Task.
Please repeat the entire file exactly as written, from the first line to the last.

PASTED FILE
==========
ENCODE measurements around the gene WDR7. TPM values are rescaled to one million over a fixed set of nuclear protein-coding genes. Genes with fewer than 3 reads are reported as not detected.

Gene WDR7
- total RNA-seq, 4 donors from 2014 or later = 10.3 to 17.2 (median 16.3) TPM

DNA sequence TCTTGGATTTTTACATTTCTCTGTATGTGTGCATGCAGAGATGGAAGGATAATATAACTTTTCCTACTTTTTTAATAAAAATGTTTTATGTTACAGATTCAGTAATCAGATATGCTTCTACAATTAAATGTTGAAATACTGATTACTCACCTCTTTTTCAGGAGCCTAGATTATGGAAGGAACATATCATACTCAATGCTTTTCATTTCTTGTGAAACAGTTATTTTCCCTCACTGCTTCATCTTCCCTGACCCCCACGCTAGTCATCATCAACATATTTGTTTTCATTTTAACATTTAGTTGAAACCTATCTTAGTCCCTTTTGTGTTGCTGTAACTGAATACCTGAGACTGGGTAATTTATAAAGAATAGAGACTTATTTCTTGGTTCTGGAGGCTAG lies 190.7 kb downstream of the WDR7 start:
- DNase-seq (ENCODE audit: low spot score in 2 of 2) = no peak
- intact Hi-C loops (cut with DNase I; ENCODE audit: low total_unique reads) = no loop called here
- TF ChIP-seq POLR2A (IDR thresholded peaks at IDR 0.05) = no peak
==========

ENCODE measurements around the gene WDR7. TPM values are rescaled to one million over a fixed set of nuclear protein-coding genes. Genes with fewer than 3 reads are reported as not detected.

Gene WDR7
- total RNA-seq, 4 donors from 2014 or later = 10.3 to 17.2 (median 16.3) TPM

DNA sequence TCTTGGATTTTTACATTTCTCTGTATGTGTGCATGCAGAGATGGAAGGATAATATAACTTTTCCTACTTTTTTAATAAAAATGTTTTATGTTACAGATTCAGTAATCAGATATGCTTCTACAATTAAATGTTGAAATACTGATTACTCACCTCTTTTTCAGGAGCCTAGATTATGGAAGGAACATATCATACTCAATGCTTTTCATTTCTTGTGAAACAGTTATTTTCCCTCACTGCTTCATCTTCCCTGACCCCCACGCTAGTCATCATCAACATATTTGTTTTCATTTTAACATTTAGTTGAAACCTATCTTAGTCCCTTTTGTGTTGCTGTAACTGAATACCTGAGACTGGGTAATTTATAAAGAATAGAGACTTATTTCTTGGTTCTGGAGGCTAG lies 190.7 kb downstream of the WDR7 start:
- DNase-seq (ENCODE audit: low spot score in 2 of 2) = no peak
- intact Hi-C loops (cut with DNase I; ENCODE audit: low total_unique reads) = no loop called here
- TF ChIP-seq POLR2A (IDR thresholded peaks at IDR 0.05) = no peak